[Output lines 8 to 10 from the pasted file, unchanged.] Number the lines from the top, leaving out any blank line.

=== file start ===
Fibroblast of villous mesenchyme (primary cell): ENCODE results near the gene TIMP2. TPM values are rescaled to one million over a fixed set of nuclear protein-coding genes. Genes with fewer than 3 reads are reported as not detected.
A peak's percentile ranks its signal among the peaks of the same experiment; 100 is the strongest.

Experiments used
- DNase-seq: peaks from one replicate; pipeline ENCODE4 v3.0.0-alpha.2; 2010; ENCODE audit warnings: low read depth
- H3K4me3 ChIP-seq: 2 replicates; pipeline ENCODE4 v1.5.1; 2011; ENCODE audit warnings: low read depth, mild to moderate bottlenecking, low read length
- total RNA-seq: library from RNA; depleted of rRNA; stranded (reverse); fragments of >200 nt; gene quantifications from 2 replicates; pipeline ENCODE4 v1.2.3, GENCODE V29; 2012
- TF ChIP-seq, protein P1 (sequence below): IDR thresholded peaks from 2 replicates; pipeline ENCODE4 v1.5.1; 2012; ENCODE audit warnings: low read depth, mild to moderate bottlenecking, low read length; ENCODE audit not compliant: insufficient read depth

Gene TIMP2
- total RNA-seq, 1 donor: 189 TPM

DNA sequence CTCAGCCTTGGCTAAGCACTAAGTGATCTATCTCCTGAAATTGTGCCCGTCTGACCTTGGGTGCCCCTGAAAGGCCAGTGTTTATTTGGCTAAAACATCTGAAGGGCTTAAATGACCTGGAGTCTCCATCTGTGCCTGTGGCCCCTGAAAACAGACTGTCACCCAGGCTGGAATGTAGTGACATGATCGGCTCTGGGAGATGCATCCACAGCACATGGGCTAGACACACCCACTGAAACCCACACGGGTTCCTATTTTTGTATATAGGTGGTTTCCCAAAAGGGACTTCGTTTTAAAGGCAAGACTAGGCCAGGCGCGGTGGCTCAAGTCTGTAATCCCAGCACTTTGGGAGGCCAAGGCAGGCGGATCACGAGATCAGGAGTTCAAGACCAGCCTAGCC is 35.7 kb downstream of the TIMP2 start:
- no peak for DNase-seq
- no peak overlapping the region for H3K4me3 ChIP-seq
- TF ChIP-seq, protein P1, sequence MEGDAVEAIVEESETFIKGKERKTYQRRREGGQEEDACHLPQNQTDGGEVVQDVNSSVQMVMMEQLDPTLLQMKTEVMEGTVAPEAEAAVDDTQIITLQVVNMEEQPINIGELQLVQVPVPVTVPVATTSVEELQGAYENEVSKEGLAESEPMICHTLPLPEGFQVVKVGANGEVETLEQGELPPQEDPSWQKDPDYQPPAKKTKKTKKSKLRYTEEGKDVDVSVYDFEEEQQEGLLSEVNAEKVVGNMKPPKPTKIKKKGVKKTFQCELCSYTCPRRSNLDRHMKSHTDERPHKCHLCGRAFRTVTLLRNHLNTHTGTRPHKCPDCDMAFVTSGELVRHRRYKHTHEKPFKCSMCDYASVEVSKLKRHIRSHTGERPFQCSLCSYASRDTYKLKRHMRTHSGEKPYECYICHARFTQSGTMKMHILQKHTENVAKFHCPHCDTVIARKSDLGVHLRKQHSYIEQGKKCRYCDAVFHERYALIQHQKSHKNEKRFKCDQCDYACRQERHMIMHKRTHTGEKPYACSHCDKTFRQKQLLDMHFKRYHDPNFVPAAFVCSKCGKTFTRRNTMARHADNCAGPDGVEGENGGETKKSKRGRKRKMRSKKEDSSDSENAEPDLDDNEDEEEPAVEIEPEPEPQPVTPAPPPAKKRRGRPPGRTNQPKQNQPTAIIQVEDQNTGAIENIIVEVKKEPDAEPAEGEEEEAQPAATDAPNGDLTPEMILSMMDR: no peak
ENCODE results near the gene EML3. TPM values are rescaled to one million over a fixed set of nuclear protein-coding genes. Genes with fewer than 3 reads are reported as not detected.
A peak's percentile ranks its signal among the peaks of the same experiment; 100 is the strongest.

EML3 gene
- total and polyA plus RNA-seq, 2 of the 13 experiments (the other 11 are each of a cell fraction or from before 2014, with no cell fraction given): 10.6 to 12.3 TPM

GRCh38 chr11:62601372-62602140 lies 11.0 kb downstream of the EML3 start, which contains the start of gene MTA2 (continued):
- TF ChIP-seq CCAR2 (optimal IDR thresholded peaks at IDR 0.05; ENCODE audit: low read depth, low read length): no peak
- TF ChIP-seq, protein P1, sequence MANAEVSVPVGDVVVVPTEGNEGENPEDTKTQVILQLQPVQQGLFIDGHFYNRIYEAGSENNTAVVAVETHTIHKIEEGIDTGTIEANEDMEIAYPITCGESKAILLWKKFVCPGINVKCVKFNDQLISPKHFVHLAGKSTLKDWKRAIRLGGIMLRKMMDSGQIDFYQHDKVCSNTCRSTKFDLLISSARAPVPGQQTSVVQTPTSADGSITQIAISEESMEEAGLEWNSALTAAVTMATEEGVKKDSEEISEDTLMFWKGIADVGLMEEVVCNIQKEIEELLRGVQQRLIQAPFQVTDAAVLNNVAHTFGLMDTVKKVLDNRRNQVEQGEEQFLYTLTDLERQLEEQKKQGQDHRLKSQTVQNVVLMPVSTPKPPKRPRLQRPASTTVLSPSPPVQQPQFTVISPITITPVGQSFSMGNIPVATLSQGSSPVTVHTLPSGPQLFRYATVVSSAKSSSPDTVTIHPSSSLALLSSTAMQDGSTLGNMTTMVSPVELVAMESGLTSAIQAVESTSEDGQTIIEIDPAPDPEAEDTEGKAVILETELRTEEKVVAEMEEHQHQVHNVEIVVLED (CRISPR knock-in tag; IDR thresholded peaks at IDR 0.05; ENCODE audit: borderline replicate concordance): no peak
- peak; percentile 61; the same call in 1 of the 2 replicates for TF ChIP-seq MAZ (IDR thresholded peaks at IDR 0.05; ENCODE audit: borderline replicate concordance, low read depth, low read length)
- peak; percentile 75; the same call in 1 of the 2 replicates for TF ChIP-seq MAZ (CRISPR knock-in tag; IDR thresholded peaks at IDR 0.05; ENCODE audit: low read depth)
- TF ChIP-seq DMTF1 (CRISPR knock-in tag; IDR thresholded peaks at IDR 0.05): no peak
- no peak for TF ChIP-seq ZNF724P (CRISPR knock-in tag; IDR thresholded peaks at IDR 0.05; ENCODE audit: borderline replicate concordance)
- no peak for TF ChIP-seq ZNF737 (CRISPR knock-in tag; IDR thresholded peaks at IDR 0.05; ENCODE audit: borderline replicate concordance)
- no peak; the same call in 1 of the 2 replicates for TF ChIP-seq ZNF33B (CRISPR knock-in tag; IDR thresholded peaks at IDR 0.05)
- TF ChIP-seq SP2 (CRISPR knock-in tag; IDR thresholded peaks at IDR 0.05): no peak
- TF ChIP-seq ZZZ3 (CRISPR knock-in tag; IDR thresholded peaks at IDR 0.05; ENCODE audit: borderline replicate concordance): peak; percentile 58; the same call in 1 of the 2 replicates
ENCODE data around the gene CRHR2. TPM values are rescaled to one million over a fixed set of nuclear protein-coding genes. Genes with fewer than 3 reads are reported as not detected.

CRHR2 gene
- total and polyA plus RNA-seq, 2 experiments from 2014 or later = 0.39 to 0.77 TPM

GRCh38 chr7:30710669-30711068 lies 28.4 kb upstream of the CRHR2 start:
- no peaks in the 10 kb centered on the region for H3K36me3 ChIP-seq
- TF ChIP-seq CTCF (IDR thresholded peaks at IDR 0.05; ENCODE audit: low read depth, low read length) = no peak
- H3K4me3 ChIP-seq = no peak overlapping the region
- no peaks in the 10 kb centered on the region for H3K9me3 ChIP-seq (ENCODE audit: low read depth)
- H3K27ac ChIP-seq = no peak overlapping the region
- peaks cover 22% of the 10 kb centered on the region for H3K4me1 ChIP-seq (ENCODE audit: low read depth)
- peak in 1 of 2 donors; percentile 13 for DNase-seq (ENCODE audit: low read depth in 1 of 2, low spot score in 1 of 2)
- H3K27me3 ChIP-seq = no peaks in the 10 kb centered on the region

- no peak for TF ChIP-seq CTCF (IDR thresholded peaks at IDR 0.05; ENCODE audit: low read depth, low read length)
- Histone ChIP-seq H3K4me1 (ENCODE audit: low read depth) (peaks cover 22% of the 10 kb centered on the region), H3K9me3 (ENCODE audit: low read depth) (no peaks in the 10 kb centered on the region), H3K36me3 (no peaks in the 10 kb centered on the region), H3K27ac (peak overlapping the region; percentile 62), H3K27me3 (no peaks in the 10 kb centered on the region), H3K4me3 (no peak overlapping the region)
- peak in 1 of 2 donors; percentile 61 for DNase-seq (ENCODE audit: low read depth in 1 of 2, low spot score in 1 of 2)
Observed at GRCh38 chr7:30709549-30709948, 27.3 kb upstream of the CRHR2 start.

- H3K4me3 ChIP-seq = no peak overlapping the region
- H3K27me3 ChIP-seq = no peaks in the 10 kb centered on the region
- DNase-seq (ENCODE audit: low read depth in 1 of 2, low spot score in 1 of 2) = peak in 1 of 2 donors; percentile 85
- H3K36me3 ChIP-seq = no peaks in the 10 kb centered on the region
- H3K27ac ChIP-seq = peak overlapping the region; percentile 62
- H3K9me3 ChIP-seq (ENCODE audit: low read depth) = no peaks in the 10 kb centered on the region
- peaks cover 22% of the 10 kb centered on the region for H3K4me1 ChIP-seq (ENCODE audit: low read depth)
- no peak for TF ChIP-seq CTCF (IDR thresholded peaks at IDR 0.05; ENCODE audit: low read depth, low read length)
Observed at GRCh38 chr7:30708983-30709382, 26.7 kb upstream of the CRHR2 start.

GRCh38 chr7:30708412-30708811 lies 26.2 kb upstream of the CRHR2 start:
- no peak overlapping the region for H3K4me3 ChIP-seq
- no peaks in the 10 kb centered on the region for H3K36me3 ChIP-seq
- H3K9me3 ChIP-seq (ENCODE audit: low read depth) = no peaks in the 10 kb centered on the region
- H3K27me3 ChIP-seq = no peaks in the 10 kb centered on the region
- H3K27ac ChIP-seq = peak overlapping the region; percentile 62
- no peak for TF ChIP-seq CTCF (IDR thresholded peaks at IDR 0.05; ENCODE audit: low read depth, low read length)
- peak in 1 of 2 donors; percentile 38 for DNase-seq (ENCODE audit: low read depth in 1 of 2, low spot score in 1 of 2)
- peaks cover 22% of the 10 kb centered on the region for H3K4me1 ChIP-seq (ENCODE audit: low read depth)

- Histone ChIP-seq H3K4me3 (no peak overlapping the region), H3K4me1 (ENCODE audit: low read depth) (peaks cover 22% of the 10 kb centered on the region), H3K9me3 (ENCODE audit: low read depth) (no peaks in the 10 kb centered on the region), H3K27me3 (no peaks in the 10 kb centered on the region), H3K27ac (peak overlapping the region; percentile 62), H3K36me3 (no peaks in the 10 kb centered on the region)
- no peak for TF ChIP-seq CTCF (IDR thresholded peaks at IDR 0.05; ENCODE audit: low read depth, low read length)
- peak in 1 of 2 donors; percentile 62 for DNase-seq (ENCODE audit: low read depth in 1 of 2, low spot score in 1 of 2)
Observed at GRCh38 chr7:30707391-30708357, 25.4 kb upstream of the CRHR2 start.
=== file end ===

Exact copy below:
Gene TIMP2
- total RNA-seq, 1 donor: 189 TPM

DNA sequence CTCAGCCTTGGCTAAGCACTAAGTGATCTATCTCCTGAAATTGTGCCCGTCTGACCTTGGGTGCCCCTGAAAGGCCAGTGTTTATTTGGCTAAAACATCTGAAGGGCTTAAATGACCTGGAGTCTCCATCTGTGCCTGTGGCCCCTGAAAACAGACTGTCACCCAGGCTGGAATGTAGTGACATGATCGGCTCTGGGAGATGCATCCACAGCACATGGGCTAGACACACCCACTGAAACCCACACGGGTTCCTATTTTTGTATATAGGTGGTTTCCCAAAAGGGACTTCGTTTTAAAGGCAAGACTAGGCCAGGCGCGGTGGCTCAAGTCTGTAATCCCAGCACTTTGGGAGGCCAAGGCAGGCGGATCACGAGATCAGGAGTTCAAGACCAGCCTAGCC is 35.7 kb downstream of the TIMP2 start: